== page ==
The last decade has seen renewed interest in political theories of the public sphere, reacting to new challenges posed by globalization, communication technology, and intra- and international conflicts. However, the role of culture and aesthetics in the formation of the public sphere has received insufficient analytical attention. The essays in this volume explore different strategies for enriching the ongoing debates on this issue, ranging from historical case studies to theoretical examinations of cultural interdependencies and the aesthetic potential of literature and art. The contributions implicitly challenge Jürgen Habermas’ assumption that the public discourse about art and literature should be seen as a mere precursor to the emergence of the public sphere in the eighteenth century, which, from his point of view, is best discussed in the terminology of political theory.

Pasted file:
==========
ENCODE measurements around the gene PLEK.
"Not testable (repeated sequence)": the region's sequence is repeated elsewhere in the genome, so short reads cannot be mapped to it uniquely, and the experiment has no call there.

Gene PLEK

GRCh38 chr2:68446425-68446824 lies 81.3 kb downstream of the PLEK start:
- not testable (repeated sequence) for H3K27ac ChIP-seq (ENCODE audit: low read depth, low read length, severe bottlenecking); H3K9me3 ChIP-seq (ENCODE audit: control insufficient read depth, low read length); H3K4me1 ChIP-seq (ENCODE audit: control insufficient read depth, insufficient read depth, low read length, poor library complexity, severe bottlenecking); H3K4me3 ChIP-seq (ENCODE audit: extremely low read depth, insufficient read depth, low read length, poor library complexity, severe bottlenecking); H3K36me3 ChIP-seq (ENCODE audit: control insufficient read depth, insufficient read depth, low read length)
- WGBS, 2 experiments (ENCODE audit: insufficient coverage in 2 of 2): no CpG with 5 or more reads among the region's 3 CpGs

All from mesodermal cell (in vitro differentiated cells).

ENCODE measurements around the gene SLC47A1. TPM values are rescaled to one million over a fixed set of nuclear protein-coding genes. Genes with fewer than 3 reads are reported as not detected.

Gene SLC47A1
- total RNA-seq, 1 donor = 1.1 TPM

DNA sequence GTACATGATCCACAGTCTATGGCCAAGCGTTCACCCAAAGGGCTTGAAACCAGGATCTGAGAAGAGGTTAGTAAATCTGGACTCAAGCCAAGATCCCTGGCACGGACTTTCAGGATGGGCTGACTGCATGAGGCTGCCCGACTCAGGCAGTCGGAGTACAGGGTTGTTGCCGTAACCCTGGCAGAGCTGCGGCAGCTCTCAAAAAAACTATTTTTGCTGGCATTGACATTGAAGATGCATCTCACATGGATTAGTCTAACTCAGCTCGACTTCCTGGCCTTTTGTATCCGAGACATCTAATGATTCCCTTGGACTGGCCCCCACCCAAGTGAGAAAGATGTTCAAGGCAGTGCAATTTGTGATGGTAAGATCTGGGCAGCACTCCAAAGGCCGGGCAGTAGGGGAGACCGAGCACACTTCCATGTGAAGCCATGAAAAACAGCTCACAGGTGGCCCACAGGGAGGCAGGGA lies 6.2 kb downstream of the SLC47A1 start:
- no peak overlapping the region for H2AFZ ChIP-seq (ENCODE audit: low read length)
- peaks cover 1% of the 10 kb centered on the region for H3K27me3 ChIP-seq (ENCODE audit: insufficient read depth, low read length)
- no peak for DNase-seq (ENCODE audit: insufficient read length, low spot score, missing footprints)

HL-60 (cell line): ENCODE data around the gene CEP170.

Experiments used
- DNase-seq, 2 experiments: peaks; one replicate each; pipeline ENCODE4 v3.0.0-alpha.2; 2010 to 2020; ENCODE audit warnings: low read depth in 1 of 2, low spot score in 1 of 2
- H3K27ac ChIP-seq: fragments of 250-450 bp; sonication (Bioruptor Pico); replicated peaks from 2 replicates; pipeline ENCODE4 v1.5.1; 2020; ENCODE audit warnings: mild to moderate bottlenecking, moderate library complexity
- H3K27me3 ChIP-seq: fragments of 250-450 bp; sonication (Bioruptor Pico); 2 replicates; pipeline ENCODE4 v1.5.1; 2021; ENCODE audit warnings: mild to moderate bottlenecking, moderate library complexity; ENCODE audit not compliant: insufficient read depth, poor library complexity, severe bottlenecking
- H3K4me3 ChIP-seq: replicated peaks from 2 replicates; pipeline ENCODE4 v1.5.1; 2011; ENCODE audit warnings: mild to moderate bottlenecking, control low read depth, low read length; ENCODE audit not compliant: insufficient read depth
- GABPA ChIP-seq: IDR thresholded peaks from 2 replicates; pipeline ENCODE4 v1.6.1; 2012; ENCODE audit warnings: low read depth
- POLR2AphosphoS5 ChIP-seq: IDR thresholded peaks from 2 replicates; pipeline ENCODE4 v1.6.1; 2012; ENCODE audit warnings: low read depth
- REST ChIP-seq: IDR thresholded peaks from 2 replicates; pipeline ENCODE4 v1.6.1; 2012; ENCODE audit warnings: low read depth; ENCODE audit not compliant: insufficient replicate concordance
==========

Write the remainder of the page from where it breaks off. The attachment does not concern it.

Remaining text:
Topics range from the French Revolution’s exclusive social metaphors to Herder’s anticipation of virtual publics, from the distortions of public communication to revolutionary potentials of popular taste, and from postcolonial feuilletons to the global bio-political imaginaries evoked by mobile communication. The essays are intended for scholars and students in political theory and philosophy as well as in German, Latin American, and Modern Hebrew literature and culture.